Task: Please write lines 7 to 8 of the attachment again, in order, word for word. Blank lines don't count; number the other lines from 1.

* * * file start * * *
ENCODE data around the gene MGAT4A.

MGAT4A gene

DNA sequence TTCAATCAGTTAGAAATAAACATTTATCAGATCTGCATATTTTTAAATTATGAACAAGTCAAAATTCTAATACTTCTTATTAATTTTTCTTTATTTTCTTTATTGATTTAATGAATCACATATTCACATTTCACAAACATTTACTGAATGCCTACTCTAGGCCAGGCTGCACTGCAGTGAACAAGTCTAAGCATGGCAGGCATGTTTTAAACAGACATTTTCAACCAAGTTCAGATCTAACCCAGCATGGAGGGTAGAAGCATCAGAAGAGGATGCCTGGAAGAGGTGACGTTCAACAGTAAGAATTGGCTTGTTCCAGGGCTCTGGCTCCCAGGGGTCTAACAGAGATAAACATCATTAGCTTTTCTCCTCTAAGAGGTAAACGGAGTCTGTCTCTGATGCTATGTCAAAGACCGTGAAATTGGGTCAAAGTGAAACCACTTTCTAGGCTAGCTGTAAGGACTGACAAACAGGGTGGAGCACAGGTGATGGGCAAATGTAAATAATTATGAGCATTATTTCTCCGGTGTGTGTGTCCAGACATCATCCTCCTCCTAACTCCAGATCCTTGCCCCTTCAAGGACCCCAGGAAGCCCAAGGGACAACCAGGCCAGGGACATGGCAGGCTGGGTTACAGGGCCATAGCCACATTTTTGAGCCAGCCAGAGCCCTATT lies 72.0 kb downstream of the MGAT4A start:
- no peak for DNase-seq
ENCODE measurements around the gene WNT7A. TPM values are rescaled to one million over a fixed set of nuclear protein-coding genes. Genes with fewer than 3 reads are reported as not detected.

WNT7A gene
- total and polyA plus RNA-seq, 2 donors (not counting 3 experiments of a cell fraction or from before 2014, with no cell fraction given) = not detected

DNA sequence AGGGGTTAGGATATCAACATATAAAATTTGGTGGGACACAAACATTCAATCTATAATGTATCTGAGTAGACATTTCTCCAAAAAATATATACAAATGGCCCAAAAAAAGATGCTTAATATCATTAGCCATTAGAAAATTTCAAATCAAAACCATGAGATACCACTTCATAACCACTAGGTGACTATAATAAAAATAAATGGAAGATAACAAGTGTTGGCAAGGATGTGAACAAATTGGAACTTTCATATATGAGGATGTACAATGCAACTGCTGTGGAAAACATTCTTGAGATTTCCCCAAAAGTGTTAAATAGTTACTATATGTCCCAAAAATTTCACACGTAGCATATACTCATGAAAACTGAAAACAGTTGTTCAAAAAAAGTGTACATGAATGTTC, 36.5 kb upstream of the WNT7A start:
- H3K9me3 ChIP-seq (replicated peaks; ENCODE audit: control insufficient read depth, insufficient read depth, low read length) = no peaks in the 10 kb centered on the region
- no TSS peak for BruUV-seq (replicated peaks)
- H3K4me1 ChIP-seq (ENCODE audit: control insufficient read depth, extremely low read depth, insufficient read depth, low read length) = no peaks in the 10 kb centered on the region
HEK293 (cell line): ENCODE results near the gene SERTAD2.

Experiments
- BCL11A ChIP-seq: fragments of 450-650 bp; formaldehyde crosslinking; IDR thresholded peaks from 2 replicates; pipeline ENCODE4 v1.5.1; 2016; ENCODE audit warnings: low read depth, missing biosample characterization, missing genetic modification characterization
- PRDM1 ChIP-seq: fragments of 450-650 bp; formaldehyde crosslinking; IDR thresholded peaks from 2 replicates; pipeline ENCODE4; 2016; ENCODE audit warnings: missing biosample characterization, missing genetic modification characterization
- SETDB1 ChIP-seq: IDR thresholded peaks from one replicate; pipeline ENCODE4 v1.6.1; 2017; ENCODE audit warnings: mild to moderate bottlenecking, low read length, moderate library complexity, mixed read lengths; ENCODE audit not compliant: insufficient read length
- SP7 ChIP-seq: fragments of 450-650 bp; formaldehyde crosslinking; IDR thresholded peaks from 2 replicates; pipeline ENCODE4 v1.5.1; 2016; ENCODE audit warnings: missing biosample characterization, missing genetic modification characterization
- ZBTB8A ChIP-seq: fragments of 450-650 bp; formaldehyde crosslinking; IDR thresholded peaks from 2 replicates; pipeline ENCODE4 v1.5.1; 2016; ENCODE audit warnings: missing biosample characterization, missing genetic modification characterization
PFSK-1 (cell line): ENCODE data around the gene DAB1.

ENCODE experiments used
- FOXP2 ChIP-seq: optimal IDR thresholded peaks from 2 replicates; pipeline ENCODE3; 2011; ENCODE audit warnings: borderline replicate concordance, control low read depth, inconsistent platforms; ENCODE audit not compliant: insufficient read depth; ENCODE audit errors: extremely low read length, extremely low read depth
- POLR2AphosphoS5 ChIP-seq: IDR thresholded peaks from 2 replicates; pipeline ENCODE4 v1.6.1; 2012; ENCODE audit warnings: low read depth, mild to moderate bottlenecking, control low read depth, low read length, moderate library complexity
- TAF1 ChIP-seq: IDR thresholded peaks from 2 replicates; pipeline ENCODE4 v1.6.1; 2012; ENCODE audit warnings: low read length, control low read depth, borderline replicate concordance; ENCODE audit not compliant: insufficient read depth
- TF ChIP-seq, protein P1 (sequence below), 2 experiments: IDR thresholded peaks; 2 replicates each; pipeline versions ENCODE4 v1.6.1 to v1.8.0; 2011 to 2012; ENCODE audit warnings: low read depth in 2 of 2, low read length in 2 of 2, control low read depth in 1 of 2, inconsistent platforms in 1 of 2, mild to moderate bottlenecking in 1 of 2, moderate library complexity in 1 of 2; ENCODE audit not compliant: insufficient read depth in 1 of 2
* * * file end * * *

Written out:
- total and polyA plus RNA-seq, 2 donors (not counting 3 experiments of a cell fraction or from before 2014, with no cell fraction given) = not detected

DNA sequence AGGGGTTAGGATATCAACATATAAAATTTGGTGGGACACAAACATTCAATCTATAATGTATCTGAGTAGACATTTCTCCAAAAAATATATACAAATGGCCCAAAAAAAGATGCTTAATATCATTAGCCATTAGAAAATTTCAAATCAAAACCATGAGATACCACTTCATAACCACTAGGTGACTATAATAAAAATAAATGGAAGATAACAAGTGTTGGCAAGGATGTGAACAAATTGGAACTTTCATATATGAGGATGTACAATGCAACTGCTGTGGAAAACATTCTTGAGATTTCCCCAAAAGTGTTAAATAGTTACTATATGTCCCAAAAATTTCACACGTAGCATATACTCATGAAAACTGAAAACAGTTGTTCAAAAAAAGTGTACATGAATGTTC, 36.5 kb upstream of the WNT7A start: